Every century or so, our republic has been remade by a new technology: 170 years ago the railroad changed Americans' conception of space and time; in our era, the microprocessor revolutionized how humans communicate. But in the early 20th century the agent of creative destruction was the gasoline engine, as put to work by an unknown and relentlessly industrious young man named Henry Ford.
Born the same year as the battle of Gettysburg, Ford died two years after the atomic bombs fell, and his life personified the tremendous technological changes achieved in that span. Growing up as a Michigan farm boy with a bone-deep loathing of farming, Ford intuitively saw the advantages of internal combustion. Resourceful and fearless, he built his first gasoline engine out of scavenged industrial scraps. It was the size of a sewing machine. From there, scene by scene, Richard Snow vividly shows Ford using his innate mechanical abilities, hard work, and radical imagination as he transformed American industry.
In many ways, of course, Ford's story is well known; in many more ways, it is not. Richard Snow masterfully weaves together a fascinating narrative of Ford's rise to fame through his greatest invention, the Model T. When Ford first unveiled this car, it took 12 and a half hours to build one. A little more than a decade later, it took exactly one minute. In making his car so quickly and so cheaply that his own workers could easily afford it, Ford created the cycle of consumerism that we still inhabit. Our country changed in a mere decade, and Ford became a national hero. But then he soured, and the benevolent side of his character went into an ever-deepening eclipse, even as the America he had remade evolved beyond all imagining into a global power capable of producing on a vast scale not only cars, but airplanes, ships, machinery, and an infinity of household devices.
A highly pleasurable listen, filled with scenes and incidents from Ford's life, particularly during the intense phase of his secretive competition with other early car manufacturers, I Invented the Modern Age shows Richard Snow at the height of his powers as a popular historian and reclaims from history Henry Ford, the remarkable man who, indeed, invented the modern world as we know it.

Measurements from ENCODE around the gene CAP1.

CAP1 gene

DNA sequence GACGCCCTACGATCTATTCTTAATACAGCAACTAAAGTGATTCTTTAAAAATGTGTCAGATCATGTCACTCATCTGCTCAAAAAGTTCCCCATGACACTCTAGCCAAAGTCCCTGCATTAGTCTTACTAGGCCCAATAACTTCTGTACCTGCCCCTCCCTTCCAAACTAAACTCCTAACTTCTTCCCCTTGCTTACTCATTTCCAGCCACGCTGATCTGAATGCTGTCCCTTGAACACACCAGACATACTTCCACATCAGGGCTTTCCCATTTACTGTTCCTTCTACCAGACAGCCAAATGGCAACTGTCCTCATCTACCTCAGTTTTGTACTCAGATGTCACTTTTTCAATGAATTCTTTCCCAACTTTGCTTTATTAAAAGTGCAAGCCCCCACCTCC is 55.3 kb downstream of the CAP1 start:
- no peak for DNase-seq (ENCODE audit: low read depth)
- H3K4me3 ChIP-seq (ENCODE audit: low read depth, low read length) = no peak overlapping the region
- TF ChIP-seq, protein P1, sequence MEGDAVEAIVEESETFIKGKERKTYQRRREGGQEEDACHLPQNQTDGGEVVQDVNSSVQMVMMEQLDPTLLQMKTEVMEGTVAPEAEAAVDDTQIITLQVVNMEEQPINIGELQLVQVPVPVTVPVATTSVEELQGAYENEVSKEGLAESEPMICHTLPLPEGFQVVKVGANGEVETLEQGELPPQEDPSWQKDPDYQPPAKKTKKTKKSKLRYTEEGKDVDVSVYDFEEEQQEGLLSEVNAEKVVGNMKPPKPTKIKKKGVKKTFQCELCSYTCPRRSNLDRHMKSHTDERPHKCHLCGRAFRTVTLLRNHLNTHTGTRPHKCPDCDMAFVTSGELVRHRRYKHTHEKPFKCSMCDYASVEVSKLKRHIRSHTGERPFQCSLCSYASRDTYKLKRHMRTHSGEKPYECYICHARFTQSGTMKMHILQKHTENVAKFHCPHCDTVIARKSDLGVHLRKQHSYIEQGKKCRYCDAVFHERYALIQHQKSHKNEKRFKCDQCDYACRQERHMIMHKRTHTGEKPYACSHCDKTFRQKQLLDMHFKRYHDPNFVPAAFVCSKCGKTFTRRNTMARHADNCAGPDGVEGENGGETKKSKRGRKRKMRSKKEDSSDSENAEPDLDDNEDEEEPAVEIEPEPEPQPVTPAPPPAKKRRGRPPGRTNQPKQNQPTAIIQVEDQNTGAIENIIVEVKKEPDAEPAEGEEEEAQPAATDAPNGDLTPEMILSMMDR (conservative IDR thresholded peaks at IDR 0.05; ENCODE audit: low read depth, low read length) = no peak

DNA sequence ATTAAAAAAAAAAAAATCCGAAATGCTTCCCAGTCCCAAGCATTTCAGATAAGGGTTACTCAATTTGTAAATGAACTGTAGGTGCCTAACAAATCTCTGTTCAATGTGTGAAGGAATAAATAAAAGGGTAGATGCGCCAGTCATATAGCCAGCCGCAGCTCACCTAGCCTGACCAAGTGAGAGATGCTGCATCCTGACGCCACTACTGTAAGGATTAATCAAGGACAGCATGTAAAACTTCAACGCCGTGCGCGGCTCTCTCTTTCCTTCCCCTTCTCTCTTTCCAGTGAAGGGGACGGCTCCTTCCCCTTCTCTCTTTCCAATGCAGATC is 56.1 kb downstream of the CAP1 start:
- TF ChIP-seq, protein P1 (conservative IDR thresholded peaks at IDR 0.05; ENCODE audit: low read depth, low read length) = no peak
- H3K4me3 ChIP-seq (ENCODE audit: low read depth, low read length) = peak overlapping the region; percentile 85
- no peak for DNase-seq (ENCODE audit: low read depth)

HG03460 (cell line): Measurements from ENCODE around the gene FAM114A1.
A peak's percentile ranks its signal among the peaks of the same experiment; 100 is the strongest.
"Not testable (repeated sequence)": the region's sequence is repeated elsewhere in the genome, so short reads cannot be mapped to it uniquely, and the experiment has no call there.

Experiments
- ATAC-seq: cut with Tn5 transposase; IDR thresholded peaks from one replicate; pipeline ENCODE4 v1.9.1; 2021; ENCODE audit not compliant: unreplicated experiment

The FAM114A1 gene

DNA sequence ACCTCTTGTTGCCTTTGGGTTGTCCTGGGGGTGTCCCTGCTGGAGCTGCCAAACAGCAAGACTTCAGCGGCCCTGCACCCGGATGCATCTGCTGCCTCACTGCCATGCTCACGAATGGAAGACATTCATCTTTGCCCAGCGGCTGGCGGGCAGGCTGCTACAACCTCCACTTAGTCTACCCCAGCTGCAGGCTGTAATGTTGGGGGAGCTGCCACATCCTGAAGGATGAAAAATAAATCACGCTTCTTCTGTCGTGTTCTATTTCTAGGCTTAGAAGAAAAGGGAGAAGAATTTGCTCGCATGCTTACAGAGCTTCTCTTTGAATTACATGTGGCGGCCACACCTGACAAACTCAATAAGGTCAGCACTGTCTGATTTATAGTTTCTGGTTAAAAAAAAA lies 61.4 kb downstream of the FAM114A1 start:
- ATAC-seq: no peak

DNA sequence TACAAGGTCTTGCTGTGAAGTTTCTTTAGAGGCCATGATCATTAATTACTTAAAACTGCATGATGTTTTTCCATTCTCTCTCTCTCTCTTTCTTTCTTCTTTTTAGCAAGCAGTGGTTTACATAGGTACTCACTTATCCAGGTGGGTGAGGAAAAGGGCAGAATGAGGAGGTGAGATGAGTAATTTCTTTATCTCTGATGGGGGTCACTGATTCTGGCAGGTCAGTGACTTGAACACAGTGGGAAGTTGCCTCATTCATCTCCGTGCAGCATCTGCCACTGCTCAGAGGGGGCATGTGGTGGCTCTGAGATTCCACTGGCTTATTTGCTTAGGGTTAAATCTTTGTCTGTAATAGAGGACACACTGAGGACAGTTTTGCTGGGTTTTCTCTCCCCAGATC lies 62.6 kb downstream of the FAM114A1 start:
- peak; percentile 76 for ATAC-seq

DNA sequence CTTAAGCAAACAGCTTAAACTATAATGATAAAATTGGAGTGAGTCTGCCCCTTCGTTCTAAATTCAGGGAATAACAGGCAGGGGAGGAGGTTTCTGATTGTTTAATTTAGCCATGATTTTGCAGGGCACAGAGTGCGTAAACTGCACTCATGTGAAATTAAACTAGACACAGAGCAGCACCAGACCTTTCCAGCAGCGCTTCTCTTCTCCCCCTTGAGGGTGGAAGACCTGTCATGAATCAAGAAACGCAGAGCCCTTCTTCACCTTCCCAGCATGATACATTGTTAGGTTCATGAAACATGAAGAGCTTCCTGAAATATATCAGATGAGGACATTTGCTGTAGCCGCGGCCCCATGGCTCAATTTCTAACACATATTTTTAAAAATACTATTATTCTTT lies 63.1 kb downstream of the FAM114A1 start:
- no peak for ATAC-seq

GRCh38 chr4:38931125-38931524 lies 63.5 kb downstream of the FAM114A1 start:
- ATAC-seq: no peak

©2013 Richard Snow (P)2013 Tantor
A Michigan native (Lansing) and having visited Greenfield village several times in my youth, I thought it almost an obligation that I read the Henry Ford story. I'm proud to say I'm a Ford owner and have been since I started driving and so was really looking forward to the history behind the brand. The book did not disappoint! From the first chapter until the Epilogue I found this tale fascinating. Henry Ford did in fact invent the Modern Age, and everything that is automobile.
Henry Ford and his quest for perfection almost derailed his future in automobiles in the early goings similar to how Steve Jobs almost lost Apple. Though Ford never lost his company (far from it, eventually becoming the sole owner), the desire to make his early vehicles better than they were slowed his progress at first but he persevered by producing the most recognizable, reliable, sturdiest brand in the industry.
As brilliant as the man was, he was not without his shortcomings. He despised bankers and lawyers and had a hatred of anything Jewish which the book does a good job in telling the nasty details. Sad to hear from such a pioneer in his era.
I enjoyed the book cover-to-cover though was a little disappointed with the very brief outline of his death (literally the last page of the book). He died with little fanfare though his legacy was decided many years before by the brand he created and the cars and trucks that are on American roads today. An excellent read and well worth your time!